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Bob Ryan

Little rhythm, but no blues

By Bob Ryan
Globe Columnist / October 29, 2008
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They are now officially defending champs.

They're also 1-0 in defense of that crown, toppling the Cleveland Cavaliers by a 90-85 score in a game that, well, won't be on anyone's list of Top 10,000 sports thrills.

But you knew it was going to be a tough evening from the time Kevin Garnett let fly with his first 15-footer of the season - and missed the whole set-up. It was as if that new champeenship ring was weighing down his hand.

He shot 5 for 15 from the floor. The Celtics struggled all night from the outside. There was never any real offensive rhythm. Perhaps all you need to know is that they had only 16 assists.

So how did they win? The Cavs are good, remember?

"Defense first, offense second," reminded Garnett. "The defense will be up to par. The offense will be shaky. There will be a great effort."

The Cavaliers led by a 50-43 score at the half. They scored 18 points in the first 16 minutes and change in the second half, and 35 for the final 24. Pay attention to No. 5. He knows what he's talking about. The Celtics still can defend.

This was not a night like any other night. For the first time since 1986, Opening Night in Boston featured a ring ceremony. Commissioner David Stern presided, and there was no doubt which player appreciated the moment more than anyone else. Paul Pierce, who was here when the team was an irrelevant part of the Boston sports landscape, fought back tears as he accepted his piece of jewelry. It was a touching moment.

He also addressed the sellout TD Banknorth crowd of 18,624 with a rambling, embarrassing, self-indulgent speech. That was not a touching moment. You kept wondering why he didn't hear the music and see the lights flashing.

But then he went out and scored a game-high 27, so in the end all was forgiven.

The Celtics went for the heavy historical artillery for the ceremony. John Havlicek carried out the championship trophy, trailed by Bob Cousy, Tom Heinsohn, JoJo White, Satch Sanders, and M.L. Carr, which means that all three previous championship eras enjoyed representation. It was a not-so-subtle way of pulling rank, although the Cavaliers already had announced their intention of remaining in the locker room during the rah-rah celebration.

And the 17th flag . . . what a whoppah! It is conspicuously larger than numbers 1 through 16. But I guess management figured, why not? They certainly spent enough money to get it.

The rings, by the way, are tasteful, at least as far as these garish baubles go. Most people wind up putting them in safe deposit boxes, anyway. When most athletes speak of "the ring," they are thinking of it symbolically. But let the record show that these babies have Red Auerbach's signature inside, which is a nice touch.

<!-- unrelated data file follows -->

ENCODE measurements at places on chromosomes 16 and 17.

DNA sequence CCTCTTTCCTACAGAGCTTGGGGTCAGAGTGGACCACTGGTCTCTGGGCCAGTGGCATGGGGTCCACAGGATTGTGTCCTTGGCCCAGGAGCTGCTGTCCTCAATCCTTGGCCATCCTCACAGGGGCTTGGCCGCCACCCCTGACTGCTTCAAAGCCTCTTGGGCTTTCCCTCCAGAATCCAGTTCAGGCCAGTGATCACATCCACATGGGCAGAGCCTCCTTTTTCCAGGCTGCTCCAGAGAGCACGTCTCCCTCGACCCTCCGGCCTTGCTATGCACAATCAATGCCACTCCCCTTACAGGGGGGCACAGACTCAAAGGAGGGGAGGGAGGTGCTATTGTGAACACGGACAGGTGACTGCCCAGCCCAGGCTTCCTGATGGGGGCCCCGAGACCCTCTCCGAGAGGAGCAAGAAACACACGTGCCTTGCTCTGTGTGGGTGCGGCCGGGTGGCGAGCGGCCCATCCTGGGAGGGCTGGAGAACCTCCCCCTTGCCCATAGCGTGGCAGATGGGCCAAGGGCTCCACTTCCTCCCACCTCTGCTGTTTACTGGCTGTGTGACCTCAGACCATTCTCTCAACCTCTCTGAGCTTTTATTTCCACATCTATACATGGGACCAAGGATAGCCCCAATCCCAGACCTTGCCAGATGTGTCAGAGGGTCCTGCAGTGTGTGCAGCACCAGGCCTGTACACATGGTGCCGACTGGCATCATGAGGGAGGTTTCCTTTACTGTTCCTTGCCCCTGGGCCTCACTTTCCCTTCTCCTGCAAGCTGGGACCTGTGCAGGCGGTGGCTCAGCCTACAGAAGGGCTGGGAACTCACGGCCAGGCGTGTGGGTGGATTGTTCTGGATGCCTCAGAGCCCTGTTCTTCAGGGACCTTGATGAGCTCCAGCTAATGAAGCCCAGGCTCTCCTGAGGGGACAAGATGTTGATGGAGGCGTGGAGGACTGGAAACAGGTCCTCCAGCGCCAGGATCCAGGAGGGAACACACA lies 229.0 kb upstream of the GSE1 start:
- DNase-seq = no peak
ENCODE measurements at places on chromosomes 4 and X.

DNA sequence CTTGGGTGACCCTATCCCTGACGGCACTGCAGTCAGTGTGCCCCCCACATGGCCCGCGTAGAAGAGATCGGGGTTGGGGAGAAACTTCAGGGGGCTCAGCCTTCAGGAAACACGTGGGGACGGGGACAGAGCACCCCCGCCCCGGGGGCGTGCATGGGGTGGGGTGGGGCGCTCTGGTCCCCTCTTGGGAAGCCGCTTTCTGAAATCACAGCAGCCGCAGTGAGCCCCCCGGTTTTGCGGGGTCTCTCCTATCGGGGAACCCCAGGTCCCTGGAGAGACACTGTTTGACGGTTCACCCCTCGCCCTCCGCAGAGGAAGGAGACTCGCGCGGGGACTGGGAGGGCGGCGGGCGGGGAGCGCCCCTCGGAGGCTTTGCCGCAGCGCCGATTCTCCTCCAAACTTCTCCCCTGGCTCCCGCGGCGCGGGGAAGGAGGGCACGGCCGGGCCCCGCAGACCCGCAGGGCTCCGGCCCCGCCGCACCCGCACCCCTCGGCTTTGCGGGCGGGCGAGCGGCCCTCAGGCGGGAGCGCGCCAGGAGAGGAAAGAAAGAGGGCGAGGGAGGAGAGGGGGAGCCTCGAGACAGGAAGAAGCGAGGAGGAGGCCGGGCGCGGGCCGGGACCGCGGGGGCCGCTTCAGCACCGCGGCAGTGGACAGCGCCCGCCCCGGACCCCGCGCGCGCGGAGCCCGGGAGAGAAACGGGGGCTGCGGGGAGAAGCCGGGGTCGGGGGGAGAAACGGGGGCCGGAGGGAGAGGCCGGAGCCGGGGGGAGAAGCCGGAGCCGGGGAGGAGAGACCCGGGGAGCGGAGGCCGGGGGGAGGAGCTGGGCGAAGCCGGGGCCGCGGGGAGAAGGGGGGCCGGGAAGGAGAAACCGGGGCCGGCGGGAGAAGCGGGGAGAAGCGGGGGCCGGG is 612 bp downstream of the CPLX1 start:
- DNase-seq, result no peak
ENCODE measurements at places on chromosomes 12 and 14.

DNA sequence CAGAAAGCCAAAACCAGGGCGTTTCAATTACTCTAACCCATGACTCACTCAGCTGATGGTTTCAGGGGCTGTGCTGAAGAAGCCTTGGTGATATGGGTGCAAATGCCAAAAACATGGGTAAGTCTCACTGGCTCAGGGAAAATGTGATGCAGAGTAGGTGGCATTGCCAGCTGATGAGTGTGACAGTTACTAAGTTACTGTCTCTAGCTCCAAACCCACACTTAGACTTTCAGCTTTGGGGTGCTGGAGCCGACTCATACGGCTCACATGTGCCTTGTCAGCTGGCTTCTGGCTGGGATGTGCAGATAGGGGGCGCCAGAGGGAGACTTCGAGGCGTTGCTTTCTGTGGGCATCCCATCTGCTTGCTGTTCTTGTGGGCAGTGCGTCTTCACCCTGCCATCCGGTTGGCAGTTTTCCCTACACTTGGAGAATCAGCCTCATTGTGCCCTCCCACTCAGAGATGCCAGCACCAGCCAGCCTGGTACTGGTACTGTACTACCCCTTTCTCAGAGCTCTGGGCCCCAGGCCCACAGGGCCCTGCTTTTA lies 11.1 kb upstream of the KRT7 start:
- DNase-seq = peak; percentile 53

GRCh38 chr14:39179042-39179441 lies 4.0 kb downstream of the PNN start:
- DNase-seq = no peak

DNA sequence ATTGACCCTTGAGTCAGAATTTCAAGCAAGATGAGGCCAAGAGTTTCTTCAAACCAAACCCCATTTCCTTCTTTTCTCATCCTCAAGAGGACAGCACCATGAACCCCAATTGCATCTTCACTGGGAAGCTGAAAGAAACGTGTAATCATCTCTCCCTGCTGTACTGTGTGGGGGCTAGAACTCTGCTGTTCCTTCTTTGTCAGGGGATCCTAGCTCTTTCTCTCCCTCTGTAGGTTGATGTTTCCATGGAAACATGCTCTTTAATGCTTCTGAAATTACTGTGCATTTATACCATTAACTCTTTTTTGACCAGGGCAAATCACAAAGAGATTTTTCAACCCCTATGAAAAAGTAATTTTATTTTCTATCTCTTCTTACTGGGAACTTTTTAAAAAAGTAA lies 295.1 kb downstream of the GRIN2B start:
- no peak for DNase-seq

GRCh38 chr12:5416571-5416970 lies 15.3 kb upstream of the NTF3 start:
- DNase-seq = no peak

"He's the reason for it all," explained managing partner and CEO Wyc Grousbeck. Can't argue with that.

Doc Rivers knew this was not going to be an easy night. For one thing, Mr. Schedulemaker gave his team a tough opponent. The last time the Cavs set foot on this floor, they came frighteningly close to winning a seventh game and sending the 66-win Celtics off to the golf course. And LeBron James has been sounding off about a serious need to win a championship. The Cavs added guard Mo Williams to the mix, and you must consider them to be an Eastern Conference contender.

The Cavs had the Celtics down by 11 in the first quarter and the aforementioned 7 at the half. The Celtics came out cold, with no one making an outside shot until Garnett hit a left corner turnaround with 2:22 remaining in the first quarter. Boston didn't get a lead in this game until Rajon Rondo took a Garnett feed for a backhand layup to make it 53-52 a little under four minutes into the second half.

There was, of course, never a sense of aggravation or panic. A team with stars such as Garnett, Pierce, and Ray Allen does not discourage easily. The Celtics also have supreme confidence in their ability to get needed stops. And they also got a nice lift off the bench from Tony Allen, who was active and energetic as soon as he stepped on the floor, and whose 5 points (a hustle rebound 3-point play and a slash to the hoop) gave his team a 74-68 lead.

The Celtics pretty much maintained after that, never leading by more than 8 and never allowing it closer than 2 (86-84 with 10.6 seconds remaining).

It was a game to get out of the way, little more.

"After halftime," Pierce said, "emotions got out of the way, and we started to play our brand of basketball."

A little message to the Cavs, perhaps?

Ah, that would be a no.

"It could have been anybody we played, tonight," Pierce insisted. "I'm glad we won. It wasn't pretty by any means. But regardless of LeBron, it doesn't matter."

They would have gotten a mulligan if they'd lost, so I don't know what you call this, other than the start of a completely new year. The rings now get put wherever. Now they're working on one for the other hand.

Bob Ryan is a Globe columnist. He can be reached at ryan@globe.com.

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